Failure=Success

When I write a resume and cover letter for a client, I make sure that I know what the client’s career goal is, so that my choice of words reflects that this client fits in. For example, if an operations manager is changing from the private sector to executive leadership in the not-for profit sector, my choice of language needs to show that she not only has the skills for that position, but equally as importantly, that she fits into the not-for-profit culture.

 

This leads us to one of the many secrets of career success: fit. It is vital that you ensure that there is a good “fit” between you and your employer. Taking charge of this piece is akin to your “hiring the right employer.” Think about it — rather than applying willy-nilly and everywhere, you exert your right to choose, and apply only to those companies whose corporate culture suits you;  you send your resume only to those companies with ethics and values similar to yours.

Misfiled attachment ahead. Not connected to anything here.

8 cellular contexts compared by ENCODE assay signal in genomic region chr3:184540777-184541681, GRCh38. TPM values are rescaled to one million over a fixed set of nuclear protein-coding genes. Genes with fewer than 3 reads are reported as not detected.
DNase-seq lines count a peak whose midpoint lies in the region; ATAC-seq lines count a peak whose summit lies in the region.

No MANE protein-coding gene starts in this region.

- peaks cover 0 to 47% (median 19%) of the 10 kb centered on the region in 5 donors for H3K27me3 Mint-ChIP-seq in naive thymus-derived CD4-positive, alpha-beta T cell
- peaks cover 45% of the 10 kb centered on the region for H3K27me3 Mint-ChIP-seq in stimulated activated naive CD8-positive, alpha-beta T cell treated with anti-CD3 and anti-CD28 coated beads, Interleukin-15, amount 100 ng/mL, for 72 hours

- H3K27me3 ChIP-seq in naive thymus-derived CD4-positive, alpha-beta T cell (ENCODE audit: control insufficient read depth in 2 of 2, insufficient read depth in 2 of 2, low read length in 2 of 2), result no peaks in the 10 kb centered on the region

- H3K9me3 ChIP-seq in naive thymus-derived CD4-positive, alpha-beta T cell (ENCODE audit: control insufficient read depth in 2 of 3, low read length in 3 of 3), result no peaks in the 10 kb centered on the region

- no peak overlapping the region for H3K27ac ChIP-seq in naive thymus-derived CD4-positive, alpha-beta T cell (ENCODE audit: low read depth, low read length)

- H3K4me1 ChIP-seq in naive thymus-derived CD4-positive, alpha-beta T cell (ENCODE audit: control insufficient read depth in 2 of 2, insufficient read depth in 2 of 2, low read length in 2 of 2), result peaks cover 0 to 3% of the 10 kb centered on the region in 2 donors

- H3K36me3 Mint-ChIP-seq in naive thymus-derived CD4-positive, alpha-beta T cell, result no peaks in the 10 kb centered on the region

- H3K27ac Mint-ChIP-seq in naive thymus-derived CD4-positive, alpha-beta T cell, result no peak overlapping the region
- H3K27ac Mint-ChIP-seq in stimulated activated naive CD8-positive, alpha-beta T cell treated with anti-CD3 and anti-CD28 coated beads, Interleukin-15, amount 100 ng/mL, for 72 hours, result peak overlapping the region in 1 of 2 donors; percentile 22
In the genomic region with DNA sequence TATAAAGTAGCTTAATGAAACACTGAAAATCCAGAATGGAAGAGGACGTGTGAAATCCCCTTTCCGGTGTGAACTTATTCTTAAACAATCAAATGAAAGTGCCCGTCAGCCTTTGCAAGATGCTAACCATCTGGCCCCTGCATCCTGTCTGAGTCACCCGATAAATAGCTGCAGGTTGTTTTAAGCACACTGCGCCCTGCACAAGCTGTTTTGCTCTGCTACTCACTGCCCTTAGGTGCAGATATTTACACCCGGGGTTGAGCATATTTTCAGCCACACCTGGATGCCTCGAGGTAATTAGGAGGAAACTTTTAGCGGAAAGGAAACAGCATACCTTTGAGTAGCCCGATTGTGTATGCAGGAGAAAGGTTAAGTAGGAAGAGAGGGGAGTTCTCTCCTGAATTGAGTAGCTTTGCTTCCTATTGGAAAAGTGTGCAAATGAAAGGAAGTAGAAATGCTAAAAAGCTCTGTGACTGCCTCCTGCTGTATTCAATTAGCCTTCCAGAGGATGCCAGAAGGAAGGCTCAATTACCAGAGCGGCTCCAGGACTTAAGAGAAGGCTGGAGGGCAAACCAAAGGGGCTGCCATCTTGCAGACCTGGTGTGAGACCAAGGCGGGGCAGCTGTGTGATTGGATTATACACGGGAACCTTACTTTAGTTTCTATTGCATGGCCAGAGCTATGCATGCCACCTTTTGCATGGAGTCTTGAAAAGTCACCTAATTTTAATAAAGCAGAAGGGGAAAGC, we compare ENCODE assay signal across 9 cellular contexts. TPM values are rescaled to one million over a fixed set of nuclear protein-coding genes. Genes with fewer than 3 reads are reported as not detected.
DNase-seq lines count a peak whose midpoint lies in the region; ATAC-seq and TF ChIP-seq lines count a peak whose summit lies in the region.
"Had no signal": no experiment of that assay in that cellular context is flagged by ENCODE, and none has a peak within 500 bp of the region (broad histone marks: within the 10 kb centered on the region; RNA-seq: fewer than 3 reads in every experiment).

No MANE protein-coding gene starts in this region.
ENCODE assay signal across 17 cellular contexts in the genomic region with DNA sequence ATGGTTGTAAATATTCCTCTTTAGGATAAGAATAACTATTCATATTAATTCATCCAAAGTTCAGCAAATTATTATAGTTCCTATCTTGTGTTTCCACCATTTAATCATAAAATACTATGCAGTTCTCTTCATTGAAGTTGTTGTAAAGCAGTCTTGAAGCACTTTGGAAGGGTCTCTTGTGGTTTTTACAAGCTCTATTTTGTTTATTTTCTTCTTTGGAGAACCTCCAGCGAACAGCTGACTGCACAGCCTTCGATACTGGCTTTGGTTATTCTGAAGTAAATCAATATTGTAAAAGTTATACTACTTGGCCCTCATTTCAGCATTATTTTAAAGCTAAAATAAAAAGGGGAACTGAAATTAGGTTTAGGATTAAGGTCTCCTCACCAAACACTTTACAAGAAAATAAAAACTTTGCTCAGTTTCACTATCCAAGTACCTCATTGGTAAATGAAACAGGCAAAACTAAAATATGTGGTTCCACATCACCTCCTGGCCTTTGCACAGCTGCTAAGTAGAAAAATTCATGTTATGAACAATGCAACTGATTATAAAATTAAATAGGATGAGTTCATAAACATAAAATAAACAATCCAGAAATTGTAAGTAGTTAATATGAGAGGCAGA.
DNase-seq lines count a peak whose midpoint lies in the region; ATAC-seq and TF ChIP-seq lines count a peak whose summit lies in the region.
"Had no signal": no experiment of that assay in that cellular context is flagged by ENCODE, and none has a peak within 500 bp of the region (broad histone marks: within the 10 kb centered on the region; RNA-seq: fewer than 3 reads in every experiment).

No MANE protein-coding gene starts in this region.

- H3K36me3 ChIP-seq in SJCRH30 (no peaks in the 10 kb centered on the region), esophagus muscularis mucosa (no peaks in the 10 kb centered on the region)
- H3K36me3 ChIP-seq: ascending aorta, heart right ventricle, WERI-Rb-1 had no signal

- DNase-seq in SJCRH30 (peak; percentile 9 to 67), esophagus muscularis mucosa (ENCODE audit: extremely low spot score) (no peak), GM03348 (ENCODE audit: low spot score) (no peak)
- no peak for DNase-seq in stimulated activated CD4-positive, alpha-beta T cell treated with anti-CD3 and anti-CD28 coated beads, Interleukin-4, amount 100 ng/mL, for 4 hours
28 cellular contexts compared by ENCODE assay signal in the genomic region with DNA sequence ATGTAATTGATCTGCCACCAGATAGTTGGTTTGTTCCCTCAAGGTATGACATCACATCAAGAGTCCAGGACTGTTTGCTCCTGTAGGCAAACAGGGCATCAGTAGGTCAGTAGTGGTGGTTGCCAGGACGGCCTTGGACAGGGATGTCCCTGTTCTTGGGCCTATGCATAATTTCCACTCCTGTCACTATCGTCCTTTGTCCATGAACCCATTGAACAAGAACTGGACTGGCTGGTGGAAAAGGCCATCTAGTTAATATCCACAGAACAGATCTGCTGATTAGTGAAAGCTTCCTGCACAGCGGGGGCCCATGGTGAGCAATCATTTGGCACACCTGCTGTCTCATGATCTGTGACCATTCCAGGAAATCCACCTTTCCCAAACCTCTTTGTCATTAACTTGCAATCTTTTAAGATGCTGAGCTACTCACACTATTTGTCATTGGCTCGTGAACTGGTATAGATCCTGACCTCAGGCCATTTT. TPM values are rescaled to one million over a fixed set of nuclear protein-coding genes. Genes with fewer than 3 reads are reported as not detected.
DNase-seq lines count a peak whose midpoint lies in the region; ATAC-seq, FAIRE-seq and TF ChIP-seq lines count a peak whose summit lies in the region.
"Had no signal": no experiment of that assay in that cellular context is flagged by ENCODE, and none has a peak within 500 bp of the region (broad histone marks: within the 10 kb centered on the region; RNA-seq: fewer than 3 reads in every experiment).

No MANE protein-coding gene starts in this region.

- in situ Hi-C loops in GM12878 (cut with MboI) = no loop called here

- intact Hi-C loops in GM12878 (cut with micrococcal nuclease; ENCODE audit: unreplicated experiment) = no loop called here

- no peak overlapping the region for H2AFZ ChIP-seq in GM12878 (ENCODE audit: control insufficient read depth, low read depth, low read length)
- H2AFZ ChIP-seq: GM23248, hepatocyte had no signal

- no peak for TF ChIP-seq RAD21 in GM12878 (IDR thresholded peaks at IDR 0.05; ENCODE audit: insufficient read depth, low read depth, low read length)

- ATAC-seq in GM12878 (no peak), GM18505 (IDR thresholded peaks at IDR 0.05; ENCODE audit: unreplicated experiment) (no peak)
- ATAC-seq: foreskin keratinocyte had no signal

Infusing self-marketing tools, the resume and cover, with language that communicates not only the skills that you have and the value you offer, but also your personality, style of work, focus, and so on, ensures that even if you apply to companies that are actually not a good fit, they will likely skip over your resume.

Don’t panic — this is a good thing! If your resume communicates a serious hard working supervisor, but their culture is a fun-loving and joking one, they’ll not call you for an interview. In this case, resume failure is a success. If your resume reveals that you are a highly ethical financial manager, and the company expects their staff to cut corners, resume failure is success. And if the company is a stodgy, dedicated-to-the-old-style human resource management, and you are a forward-thinking change agent, resume failure= success.